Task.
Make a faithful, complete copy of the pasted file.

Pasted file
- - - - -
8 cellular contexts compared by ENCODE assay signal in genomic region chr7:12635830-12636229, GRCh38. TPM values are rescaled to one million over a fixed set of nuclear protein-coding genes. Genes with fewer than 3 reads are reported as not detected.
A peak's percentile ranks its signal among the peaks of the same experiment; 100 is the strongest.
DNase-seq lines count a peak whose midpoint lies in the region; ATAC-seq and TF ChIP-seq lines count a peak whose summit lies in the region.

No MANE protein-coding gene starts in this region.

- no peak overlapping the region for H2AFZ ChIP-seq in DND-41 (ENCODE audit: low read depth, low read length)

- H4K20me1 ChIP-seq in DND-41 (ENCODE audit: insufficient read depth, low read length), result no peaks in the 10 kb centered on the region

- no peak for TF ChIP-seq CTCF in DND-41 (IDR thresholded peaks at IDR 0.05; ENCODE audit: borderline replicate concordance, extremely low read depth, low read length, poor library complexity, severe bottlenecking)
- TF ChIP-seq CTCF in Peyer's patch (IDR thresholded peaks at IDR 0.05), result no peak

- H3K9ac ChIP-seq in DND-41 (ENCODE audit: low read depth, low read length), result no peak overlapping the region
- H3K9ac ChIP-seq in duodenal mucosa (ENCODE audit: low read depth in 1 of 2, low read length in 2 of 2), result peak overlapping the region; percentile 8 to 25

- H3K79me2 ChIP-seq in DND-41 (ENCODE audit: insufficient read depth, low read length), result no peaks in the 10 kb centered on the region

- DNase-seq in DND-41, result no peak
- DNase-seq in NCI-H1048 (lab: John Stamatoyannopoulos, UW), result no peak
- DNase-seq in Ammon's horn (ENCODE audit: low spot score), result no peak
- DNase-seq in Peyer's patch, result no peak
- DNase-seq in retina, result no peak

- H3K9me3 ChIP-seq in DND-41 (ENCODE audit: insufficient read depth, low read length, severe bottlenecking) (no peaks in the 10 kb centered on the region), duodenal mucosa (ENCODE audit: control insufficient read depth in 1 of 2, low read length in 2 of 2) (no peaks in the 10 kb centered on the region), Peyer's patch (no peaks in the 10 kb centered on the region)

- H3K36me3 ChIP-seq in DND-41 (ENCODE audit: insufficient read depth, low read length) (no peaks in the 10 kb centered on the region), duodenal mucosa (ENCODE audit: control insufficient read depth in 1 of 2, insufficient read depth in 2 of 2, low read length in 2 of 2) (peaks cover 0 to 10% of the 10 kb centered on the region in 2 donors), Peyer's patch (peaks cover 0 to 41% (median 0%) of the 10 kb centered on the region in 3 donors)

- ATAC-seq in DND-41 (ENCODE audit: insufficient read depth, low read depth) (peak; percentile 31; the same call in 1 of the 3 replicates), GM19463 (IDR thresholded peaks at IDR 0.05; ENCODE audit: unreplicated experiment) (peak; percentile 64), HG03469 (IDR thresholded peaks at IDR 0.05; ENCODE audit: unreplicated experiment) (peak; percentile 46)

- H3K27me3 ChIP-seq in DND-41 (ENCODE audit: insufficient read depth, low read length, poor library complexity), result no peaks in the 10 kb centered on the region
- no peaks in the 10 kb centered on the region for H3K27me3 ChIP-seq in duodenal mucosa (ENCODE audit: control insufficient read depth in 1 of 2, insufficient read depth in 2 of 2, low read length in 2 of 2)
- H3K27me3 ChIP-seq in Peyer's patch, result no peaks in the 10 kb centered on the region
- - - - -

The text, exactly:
8 cellular contexts compared by ENCODE assay signal in genomic region chr7:12635830-12636229, GRCh38. TPM values are rescaled to one million over a fixed set of nuclear protein-coding genes. Genes with fewer than 3 reads are reported as not detected.
A peak's percentile ranks its signal among the peaks of the same experiment; 100 is the strongest.
DNase-seq lines count a peak whose midpoint lies in the region; ATAC-seq and TF ChIP-seq lines count a peak whose summit lies in the region.

No MANE protein-coding gene starts in this region.

- no peak overlapping the region for H2AFZ ChIP-seq in DND-41 (ENCODE audit: low read depth, low read length)

- H4K20me1 ChIP-seq in DND-41 (ENCODE audit: insufficient read depth, low read length), result no peaks in the 10 kb centered on the region

- no peak for TF ChIP-seq CTCF in DND-41 (IDR thresholded peaks at IDR 0.05; ENCODE audit: borderline replicate concordance, extremely low read depth, low read length, poor library complexity, severe bottlenecking)
- TF ChIP-seq CTCF in Peyer's patch (IDR thresholded peaks at IDR 0.05), result no peak

- H3K9ac ChIP-seq in DND-41 (ENCODE audit: low read depth, low read length), result no peak overlapping the region
- H3K9ac ChIP-seq in duodenal mucosa (ENCODE audit: low read depth in 1 of 2, low read length in 2 of 2), result peak overlapping the region; percentile 8 to 25

- H3K79me2 ChIP-seq in DND-41 (ENCODE audit: insufficient read depth, low read length), result no peaks in the 10 kb centered on the region

- DNase-seq in DND-41, result no peak
- DNase-seq in NCI-H1048 (lab: John Stamatoyannopoulos, UW), result no peak
- DNase-seq in Ammon's horn (ENCODE audit: low spot score), result no peak
- DNase-seq in Peyer's patch, result no peak
- DNase-seq in retina, result no peak

- H3K9me3 ChIP-seq in DND-41 (ENCODE audit: insufficient read depth, low read length, severe bottlenecking) (no peaks in the 10 kb centered on the region), duodenal mucosa (ENCODE audit: control insufficient read depth in 1 of 2, low read length in 2 of 2) (no peaks in the 10 kb centered on the region), Peyer's patch (no peaks in the 10 kb centered on the region)

- H3K36me3 ChIP-seq in DND-41 (ENCODE audit: insufficient read depth, low read length) (no peaks in the 10 kb centered on the region), duodenal mucosa (ENCODE audit: control insufficient read depth in 1 of 2, insufficient read depth in 2 of 2, low read length in 2 of 2) (peaks cover 0 to 10% of the 10 kb centered on the region in 2 donors), Peyer's patch (peaks cover 0 to 41% (median 0%) of the 10 kb centered on the region in 3 donors)

- ATAC-seq in DND-41 (ENCODE audit: insufficient read depth, low read depth) (peak; percentile 31; the same call in 1 of the 3 replicates), GM19463 (IDR thresholded peaks at IDR 0.05; ENCODE audit: unreplicated experiment) (peak; percentile 64), HG03469 (IDR thresholded peaks at IDR 0.05; ENCODE audit: unreplicated experiment) (peak; percentile 46)

- H3K27me3 ChIP-seq in DND-41 (ENCODE audit: insufficient read depth, low read length, poor library complexity), result no peaks in the 10 kb centered on the region
- no peaks in the 10 kb centered on the region for H3K27me3 ChIP-seq in duodenal mucosa (ENCODE audit: control insufficient read depth in 1 of 2, insufficient read depth in 2 of 2, low read length in 2 of 2)
- H3K27me3 ChIP-seq in Peyer's patch, result no peaks in the 10 kb centered on the region